- incorporating the current separate guidance on child-on-child abuse, embedding this throughout KCSIE and giving it statutory status;
- carrying out online searches (including social media) as part of due diligence on shortlisted candidates to "help identify any incidents or issues that have happened, and are publicly available online, which the school or college might want to explore with the applicant at interview";
- explicitly state that those in governance roles undertake safeguarding training as part of the induction process and regularly update this training on an ongoing basis. This is designed to ensure governors / trustees fully understand their strategic and operational roles and responsibilities;
- the withdrawal of the separate, non-statutory guidance on sexual violence and sexual harassment between children in schools and colleges. The DfE has said incorporating the guidance throughout KCSIE would "give the issue the prominence it deserves in statutory guidance";
- Recognition that children may not feel ready to speak about abuse. An additional paragraph is proposed within the section what school and college staff need to know, that states 'all staff should be aware that children may not feel ready or know how to tell someone that they are being abused, exploited, or neglected, and/or they may not recognise their experiences as harmful'.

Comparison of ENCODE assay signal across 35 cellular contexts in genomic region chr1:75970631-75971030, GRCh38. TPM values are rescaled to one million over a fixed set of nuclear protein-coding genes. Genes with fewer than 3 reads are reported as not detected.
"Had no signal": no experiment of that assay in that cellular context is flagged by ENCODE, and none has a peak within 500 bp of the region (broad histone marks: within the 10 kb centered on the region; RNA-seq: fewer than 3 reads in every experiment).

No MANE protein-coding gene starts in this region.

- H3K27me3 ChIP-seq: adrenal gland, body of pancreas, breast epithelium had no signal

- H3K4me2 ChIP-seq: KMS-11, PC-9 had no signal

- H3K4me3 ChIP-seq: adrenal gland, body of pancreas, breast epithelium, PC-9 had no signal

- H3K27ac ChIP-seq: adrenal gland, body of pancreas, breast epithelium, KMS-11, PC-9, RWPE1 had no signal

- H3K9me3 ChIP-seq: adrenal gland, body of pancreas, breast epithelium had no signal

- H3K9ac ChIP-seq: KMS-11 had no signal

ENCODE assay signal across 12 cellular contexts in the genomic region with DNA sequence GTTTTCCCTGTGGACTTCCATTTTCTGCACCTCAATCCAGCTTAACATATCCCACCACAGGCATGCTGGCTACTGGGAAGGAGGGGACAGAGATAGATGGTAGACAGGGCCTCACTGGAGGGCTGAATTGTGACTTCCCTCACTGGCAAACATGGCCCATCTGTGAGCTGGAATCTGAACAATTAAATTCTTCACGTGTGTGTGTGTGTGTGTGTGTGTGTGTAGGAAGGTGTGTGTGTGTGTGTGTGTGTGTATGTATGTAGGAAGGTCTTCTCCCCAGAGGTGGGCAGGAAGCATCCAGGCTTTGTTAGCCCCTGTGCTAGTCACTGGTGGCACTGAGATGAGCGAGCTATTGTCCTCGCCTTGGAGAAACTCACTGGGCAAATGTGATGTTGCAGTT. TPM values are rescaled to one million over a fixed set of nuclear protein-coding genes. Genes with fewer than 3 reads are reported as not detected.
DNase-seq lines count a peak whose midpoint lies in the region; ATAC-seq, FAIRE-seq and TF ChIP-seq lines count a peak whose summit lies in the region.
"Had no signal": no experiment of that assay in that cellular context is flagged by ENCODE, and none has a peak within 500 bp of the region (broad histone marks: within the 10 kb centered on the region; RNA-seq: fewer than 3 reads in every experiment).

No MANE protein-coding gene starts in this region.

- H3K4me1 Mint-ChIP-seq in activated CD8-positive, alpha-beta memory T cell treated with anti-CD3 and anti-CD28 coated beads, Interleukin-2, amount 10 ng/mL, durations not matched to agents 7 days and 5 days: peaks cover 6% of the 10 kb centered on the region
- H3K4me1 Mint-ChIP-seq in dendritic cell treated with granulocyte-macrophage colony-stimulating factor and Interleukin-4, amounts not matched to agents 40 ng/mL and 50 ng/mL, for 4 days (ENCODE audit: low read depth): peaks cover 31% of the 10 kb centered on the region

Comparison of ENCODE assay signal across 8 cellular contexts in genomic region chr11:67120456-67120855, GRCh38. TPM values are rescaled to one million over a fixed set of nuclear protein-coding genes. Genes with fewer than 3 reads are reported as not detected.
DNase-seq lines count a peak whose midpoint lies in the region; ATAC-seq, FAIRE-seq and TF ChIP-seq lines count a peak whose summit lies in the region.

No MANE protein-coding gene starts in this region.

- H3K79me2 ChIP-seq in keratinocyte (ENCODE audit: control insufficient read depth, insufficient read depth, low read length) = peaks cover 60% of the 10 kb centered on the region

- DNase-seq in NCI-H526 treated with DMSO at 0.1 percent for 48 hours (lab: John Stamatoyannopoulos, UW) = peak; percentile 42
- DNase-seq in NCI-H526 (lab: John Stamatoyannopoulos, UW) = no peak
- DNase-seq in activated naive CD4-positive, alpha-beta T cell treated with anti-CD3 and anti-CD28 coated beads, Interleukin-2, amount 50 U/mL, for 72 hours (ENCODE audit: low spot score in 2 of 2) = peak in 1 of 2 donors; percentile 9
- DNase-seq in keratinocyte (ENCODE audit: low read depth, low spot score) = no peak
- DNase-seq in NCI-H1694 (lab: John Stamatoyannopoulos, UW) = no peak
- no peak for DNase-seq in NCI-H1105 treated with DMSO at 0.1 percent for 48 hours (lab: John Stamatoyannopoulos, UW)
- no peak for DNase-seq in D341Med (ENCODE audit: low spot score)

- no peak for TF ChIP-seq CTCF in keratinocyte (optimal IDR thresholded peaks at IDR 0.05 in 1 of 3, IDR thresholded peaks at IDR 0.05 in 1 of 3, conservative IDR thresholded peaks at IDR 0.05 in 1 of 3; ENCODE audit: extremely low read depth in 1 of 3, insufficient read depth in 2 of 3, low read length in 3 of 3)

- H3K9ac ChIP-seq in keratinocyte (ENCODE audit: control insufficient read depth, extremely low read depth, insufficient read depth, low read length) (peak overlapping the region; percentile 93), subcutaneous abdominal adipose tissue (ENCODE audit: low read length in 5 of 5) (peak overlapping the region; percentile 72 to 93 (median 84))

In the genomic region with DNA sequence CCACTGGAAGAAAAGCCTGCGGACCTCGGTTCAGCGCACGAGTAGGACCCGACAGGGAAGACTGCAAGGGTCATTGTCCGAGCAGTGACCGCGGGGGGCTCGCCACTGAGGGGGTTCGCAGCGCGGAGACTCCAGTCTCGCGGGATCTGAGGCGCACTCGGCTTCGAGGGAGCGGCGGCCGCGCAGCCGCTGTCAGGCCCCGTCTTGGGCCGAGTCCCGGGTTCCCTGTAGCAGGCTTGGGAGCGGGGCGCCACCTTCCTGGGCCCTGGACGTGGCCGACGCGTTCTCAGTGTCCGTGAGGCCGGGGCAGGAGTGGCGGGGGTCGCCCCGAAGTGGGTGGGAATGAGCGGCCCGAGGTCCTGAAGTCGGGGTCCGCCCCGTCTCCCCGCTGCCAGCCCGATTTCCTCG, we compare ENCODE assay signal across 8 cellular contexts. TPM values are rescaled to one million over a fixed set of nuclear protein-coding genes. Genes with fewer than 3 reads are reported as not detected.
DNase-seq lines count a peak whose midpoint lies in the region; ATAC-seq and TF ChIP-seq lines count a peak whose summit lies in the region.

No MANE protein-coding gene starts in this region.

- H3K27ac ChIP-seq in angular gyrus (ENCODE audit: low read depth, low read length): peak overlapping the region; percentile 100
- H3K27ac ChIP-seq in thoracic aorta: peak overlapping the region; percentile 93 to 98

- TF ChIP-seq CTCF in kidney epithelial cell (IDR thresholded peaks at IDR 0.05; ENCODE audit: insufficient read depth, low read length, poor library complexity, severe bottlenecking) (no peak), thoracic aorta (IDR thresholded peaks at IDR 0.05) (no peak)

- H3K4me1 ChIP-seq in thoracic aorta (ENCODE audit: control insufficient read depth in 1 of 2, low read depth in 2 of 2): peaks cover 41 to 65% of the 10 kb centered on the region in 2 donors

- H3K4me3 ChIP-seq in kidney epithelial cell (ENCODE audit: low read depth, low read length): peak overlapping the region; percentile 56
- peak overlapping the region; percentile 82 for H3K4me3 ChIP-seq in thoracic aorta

The consultation is also seeking views on some of the changes to KCSIE enacted in 2021 to determine whether they have worked.
Rest assured, as soon as the KCSIE 2022 changes are finalised by HM Government we will be in production to ensure your update training is available, ready for the next academic year.
I mentioned our YouTube page earlier. There are lots of resources there and we have been busy adding useful 'how to' videos, designed to help you get the most out of using our system. We will be adding further videos over the year so make sure you bookmark our page. As ever, you can follow all our latest news and commentary on our Twitter, Linkedin and Facebook pages.
Watch out for our next e-bulletin for details of our forthcoming courses and system updates.
Finally, on behalf of the team, I would like to thank you for your continued support. Your feedback is truly valuable and we love your suggestions for new courses and system development. Keep them coming!
Best wishes for the new year,
In the news:
Independent Inquiry into Child Sexual Abuse